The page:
Saturn's Active North Pole
Date: 29 Oct 2006
A bizarre six-sided feature encircling the north pole of Saturn near 78 degrees north latitude has been spied by the visual and infrared mapping spectrometer on NASA's Cassini spacecraft. This image is one of the first clear images ever taken of the north polar region as seen from a unique polar perspective.
Originally discovered and last observed by a spacecraft during NASA's Voyager flybys of the early 1980's, the new views of this polar hexagon taken in late 2006 prove that this is an unusually long-lived feature on Saturn.
This image is the first to capture the entire feature and north polar region in one shot, and is also the first polar view using Saturn's thermal glow at 5 microns (seven times the wavelength visible to the human eye) as the light source. This allows the pole to be revealed during the nighttime conditions presently underway during north polar winter. Previous images from Voyager and from ground-based telescopes suffered from poor viewing perspectives, which placed the feature and the north pole at the extreme northern limb (edge) of the planet.
To see the deep atmosphere at night, the infrared instrument images the thermal glow radiating from Saturn¿s depths. Clouds at depths about 75 kilometers (47 miles) lower than the clouds seen at visible wavelengths block this light, appearing dark in silhouette. To show clouds as features that are bright or white rather than dark, the original image has been contrast reversed to produce the image shown here. The nested set of alternating white and dark hexagons indicates that the hexagonal complex extends deep into the atmosphere, at least down to the 3-Earth-atmosphere pressure level, some 75 kilometers (47 miles) underneath the clouds seen by Voyager. Multiple images acquired over a 12-day period between Oct. 30 and Nov. 11, 2006, show that the feature is nearly stationary, and likely is an unusually strong pole-encircling planetary wave that extends deep into the atmosphere.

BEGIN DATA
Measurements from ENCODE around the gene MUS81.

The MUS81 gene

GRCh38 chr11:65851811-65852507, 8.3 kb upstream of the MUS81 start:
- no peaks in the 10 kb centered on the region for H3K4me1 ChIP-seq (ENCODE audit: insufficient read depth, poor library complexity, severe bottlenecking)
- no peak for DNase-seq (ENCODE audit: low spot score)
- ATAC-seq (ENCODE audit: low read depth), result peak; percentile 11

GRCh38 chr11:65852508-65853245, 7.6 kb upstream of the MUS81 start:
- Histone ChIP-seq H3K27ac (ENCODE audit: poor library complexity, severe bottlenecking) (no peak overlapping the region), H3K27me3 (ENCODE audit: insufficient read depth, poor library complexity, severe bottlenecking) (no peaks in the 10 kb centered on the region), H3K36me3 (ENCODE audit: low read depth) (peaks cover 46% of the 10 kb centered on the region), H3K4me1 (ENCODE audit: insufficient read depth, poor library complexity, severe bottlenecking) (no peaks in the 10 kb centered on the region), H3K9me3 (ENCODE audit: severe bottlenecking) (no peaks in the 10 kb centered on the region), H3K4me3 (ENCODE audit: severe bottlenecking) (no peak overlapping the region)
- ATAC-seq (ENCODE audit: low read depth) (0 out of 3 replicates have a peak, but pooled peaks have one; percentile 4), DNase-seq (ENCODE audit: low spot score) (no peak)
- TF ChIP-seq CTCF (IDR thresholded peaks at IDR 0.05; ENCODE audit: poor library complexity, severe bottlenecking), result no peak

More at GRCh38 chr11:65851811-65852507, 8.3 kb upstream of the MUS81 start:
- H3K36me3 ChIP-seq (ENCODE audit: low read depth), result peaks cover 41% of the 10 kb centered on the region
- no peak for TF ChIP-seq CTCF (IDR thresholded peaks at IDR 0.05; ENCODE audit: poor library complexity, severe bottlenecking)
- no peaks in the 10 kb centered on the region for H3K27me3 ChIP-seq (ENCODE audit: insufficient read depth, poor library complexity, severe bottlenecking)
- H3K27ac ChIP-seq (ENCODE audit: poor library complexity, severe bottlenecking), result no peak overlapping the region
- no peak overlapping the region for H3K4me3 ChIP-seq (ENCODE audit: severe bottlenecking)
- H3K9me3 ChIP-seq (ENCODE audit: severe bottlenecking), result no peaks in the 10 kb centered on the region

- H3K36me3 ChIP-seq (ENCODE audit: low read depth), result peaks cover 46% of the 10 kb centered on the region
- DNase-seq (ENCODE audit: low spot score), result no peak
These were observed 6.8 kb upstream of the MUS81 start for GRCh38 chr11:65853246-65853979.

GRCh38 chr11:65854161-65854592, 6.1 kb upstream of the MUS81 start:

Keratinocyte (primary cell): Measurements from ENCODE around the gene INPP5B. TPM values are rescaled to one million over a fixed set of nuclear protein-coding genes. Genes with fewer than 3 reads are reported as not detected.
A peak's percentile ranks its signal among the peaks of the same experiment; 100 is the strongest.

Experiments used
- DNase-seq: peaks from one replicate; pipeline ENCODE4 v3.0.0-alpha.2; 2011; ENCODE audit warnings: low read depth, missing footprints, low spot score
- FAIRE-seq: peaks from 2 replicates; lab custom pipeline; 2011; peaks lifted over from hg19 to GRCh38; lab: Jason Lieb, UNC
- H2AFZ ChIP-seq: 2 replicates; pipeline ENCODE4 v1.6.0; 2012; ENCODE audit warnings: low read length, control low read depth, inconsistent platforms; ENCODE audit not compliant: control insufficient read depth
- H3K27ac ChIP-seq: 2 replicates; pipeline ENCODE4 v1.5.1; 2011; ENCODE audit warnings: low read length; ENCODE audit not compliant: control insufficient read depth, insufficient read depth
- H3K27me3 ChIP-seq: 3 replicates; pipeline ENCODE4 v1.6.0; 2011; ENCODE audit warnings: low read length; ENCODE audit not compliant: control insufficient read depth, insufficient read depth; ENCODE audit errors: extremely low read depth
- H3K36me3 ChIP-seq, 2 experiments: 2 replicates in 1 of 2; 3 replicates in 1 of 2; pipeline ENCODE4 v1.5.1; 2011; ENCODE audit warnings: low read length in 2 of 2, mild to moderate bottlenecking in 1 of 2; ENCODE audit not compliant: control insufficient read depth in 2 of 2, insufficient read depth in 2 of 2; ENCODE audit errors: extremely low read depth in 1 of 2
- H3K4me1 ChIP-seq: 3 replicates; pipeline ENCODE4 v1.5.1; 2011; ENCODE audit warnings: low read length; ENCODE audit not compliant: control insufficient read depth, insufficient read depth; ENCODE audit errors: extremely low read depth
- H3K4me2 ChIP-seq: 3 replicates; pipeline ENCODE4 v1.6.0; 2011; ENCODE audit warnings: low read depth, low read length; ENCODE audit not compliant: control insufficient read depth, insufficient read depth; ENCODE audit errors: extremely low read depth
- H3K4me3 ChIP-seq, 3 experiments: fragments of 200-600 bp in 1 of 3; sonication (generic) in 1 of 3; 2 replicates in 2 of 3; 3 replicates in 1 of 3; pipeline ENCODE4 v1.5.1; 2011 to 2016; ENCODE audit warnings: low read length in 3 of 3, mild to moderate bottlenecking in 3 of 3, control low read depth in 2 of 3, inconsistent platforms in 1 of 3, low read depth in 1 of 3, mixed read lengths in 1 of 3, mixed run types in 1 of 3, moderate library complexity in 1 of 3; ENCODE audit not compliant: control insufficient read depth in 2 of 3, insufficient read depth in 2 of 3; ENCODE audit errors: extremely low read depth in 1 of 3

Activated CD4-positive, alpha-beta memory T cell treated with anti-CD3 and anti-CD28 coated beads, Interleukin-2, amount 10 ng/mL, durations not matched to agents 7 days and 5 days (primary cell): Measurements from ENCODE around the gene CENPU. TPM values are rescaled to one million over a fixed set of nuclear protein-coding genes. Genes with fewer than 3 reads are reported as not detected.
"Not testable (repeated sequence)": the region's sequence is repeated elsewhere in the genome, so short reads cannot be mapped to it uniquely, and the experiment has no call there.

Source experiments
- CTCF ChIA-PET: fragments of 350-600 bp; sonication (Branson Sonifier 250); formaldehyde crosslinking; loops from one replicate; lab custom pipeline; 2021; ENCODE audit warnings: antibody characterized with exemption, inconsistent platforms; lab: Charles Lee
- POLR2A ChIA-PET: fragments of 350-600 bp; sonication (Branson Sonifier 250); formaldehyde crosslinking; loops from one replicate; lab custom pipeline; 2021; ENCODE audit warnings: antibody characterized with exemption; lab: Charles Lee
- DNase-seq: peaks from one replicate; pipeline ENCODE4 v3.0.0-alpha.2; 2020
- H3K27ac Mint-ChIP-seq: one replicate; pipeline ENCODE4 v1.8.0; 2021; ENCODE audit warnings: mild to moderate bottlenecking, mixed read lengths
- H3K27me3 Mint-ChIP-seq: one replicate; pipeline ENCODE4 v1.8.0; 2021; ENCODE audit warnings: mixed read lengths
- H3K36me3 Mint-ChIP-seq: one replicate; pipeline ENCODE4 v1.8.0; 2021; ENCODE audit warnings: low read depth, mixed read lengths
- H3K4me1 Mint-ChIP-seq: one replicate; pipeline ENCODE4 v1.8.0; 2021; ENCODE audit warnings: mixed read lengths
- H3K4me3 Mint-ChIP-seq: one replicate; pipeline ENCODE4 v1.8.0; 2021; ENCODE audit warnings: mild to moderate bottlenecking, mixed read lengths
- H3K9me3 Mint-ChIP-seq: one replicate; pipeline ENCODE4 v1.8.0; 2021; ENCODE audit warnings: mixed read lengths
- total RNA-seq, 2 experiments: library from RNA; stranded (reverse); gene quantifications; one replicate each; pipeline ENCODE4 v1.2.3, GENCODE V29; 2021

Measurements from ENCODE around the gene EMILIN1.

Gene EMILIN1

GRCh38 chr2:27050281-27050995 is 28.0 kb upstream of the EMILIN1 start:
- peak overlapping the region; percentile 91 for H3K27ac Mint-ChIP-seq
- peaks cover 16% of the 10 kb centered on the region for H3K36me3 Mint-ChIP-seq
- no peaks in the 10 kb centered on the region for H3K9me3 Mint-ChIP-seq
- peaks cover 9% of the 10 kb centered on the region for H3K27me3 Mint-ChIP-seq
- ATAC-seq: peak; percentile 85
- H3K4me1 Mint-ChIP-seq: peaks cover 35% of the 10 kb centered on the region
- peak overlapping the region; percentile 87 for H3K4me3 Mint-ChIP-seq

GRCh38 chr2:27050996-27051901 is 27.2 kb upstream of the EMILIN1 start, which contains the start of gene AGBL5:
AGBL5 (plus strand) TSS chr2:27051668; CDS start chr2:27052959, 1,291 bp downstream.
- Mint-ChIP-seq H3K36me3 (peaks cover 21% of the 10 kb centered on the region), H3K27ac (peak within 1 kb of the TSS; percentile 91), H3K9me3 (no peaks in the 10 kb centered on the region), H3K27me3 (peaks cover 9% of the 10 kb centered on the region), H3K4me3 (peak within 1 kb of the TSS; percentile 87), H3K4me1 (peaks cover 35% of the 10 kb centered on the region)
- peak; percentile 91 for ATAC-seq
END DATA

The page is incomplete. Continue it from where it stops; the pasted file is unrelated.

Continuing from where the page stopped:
This image was acquired from an average distance of 902,000 million kilometers (560,400 miles) above the cloud tops of Saturn.
Credit: NASA/JPL/University of Arizona